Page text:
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Diamond drill bit lifespan

Views: 203     Author: zhongle     Publish Time: 2023-07-20      Origin: Site


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Diamond drill bit lifespan

Hardness and abrasiveness:

The thickness, hardness, and abrasiveness of the material being drilled, as well as the speed of the power drill, the amount of pressure applied, and the usage of sufficient lubrication, all affect the life span of all types of diamond drill bits. Materials can vary greatly in terms of their hardness and abrasiveness. Even seemingly comparable materials can differ in hardness and abrasiveness. Drill pressure, speed, and lubricant levels differ greatly between people. As a result, it is extremely difficult to predict how long a diamond bit will last. Click here for overall Bit.

An electroplated diamond bit, for example, may last for 200 to 300 holes on standard 1/8" glass, or more, depending on the glass and drilling techniques used. Drilling in 1/4" glass, which is twice as thick, will typically produce half as many holes over the life of a drill bit if the glass hardness and drilling techniques are the same.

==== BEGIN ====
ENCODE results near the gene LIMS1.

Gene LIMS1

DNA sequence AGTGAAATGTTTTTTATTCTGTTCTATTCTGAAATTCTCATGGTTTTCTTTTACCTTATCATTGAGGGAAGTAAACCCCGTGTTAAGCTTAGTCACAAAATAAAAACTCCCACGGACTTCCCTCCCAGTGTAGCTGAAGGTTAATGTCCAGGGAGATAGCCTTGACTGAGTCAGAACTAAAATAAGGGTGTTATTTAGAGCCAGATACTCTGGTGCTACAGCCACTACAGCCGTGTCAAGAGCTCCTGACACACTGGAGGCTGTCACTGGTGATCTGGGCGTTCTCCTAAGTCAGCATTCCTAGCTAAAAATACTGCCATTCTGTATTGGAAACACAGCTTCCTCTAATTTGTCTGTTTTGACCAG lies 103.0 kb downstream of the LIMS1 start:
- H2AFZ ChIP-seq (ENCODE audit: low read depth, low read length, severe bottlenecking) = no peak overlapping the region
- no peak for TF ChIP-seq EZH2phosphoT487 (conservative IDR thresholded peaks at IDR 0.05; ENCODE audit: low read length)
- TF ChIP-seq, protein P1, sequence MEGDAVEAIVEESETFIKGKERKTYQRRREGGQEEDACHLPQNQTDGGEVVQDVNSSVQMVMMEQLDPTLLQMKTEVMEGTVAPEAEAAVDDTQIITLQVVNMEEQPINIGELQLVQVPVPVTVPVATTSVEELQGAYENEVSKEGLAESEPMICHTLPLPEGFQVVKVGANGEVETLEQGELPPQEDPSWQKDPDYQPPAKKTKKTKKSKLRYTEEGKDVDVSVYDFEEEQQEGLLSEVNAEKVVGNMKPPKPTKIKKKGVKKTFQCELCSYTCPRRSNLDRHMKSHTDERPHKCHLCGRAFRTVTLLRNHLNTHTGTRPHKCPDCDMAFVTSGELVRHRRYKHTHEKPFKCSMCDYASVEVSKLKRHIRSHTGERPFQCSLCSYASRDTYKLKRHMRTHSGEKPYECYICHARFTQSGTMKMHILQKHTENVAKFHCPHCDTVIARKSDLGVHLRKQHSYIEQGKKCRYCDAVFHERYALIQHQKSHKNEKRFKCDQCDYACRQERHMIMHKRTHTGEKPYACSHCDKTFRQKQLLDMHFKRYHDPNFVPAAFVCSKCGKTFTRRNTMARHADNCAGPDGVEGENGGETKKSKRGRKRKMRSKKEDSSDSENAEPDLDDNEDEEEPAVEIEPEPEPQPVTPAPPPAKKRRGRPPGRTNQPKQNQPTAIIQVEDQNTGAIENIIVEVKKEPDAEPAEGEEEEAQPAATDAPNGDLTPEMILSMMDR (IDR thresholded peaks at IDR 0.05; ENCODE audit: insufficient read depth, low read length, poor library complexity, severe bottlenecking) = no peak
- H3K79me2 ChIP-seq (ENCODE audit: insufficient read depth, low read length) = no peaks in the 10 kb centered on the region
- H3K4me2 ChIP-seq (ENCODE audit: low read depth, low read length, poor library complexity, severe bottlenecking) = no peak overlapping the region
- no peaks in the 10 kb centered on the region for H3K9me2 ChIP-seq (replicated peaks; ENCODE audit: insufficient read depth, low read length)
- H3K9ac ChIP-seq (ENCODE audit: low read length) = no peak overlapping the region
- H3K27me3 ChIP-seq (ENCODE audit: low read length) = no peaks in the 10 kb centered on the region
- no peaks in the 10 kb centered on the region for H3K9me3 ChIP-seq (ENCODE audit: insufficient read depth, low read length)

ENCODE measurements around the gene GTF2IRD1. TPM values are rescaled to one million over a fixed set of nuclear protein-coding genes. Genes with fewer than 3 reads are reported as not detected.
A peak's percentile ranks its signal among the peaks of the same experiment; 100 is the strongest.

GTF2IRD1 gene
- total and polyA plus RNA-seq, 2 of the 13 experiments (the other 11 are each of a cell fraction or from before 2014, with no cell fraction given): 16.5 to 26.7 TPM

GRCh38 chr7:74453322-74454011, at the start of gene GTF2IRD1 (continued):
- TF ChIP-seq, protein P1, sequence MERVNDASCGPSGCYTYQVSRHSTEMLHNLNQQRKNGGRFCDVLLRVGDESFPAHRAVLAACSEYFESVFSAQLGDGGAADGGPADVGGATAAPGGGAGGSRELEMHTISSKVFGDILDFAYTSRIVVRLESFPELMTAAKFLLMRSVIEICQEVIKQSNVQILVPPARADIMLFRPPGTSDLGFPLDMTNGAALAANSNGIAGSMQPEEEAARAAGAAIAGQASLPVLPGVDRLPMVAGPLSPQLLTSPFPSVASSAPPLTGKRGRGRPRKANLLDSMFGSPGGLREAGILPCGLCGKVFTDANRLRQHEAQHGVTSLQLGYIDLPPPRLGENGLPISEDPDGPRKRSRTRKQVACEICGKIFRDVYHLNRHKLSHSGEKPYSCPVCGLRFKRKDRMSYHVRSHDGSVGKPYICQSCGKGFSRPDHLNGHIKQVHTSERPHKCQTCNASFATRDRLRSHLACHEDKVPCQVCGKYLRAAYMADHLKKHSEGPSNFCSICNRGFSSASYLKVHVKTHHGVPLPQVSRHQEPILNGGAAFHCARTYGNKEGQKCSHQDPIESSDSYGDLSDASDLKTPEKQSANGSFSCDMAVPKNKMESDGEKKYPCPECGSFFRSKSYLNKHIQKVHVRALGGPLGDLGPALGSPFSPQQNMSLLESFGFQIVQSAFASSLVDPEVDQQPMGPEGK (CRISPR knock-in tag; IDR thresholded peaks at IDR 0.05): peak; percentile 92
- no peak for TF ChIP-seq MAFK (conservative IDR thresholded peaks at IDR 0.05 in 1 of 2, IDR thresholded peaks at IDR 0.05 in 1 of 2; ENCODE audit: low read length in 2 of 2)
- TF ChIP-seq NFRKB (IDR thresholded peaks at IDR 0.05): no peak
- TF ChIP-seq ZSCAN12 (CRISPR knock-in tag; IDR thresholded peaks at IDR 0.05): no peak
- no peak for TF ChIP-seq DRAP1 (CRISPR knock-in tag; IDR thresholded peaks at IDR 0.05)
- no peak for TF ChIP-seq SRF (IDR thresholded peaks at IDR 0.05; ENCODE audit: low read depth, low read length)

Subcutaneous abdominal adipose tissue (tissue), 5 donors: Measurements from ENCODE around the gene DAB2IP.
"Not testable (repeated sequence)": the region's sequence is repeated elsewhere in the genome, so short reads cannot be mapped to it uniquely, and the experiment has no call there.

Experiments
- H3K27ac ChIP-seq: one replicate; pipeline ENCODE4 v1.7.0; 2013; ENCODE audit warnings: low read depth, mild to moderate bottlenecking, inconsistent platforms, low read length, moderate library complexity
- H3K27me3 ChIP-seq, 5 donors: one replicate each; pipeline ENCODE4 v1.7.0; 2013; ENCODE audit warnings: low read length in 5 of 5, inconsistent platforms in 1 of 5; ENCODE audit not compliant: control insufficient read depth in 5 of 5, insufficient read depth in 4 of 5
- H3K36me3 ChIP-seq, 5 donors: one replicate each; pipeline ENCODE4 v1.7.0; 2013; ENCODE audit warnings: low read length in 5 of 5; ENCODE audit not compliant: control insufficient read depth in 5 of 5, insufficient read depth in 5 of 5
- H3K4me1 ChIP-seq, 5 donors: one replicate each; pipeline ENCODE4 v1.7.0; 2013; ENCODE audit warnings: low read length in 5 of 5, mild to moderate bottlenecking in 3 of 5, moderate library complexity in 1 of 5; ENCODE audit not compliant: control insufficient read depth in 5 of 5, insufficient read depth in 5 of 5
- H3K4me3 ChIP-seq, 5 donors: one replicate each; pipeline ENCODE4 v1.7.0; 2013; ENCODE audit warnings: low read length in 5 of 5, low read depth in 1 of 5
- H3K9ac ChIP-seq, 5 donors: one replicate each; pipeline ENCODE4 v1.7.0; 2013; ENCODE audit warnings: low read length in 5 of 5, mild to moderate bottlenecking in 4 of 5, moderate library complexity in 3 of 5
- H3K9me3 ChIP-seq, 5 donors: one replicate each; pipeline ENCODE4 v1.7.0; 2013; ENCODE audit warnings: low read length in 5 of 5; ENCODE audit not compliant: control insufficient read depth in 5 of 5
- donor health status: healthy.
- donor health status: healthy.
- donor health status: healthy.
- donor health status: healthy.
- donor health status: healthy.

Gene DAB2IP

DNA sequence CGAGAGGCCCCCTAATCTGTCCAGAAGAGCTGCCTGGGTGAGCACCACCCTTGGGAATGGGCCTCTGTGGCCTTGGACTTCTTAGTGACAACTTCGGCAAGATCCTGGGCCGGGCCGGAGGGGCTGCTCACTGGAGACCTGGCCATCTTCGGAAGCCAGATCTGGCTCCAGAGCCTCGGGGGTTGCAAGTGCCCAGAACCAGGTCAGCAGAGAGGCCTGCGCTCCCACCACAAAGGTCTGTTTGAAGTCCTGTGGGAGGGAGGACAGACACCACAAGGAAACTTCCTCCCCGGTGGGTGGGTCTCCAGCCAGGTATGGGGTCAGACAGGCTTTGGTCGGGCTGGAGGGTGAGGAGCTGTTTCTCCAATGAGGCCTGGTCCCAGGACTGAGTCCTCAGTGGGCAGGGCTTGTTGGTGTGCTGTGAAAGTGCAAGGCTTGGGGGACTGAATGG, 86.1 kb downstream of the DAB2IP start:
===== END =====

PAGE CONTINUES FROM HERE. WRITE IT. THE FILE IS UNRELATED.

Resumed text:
Lubrication can double or triple drill bit life:

Using a good water lubrication method can double or triple drill bit life. The section on lubrication techniques discusses the effectiveness of various lubrication methods.

A diamond bit may only produce 8 to 15 holes in 3/8" material on extremely hard and abrasive materials such as granite or the newer "super-hard" porcelain floor tiles. However, depending on the material, thickness, and drilling techniques used, the same bit can produce as many as 20 or more holes. The number of holes tested on some of the less hard, class III floor tiles ranged from 40 to 60. Depending on the material, porcelain wall tile can have bit lives ranging from 8 to 60 holes or more, whereas ceramic wall tile can easily result in hundreds of holes depending on the hardness.

All of these examples are based on extensive testing in various materials with appropriate drill speeds, drill head pressure, and lubrication. The results of tests using poor drilling techniques were much lower, and extreme tests using poor drilling techniques frequently resulted in a bit of "burning up" after only one or two holes.

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